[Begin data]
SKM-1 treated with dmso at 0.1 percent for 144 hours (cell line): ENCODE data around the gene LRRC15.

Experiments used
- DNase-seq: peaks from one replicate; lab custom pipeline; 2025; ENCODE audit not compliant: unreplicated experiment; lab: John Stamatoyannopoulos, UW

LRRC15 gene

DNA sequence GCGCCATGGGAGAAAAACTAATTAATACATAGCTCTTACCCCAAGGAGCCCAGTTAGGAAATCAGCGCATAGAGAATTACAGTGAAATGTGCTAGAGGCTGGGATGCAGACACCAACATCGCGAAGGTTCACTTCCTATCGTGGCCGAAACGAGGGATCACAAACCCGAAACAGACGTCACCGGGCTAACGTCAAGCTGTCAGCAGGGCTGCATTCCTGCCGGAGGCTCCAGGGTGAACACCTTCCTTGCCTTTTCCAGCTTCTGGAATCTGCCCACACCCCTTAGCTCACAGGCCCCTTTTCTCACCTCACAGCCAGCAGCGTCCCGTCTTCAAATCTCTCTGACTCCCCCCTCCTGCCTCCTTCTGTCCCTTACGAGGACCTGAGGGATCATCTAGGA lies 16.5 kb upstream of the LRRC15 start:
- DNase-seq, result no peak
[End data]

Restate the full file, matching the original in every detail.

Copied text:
SKM-1 treated with dmso at 0.1 percent for 144 hours (cell line): ENCODE data around the gene LRRC15.

Experiments used
- DNase-seq: peaks from one replicate; lab custom pipeline; 2025; ENCODE audit not compliant: unreplicated experiment; lab: John Stamatoyannopoulos, UW

LRRC15 gene

DNA sequence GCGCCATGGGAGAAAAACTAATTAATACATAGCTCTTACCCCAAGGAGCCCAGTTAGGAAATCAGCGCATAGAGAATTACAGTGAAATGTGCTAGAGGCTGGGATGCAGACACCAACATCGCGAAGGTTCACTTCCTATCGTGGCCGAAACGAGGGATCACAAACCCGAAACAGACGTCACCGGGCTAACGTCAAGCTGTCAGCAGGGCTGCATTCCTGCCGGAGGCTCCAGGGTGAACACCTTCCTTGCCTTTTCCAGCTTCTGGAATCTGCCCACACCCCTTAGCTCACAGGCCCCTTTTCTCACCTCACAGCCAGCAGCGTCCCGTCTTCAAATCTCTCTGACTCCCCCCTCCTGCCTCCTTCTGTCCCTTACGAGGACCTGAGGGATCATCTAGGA lies 16.5 kb upstream of the LRRC15 start:
- DNase-seq, result no peak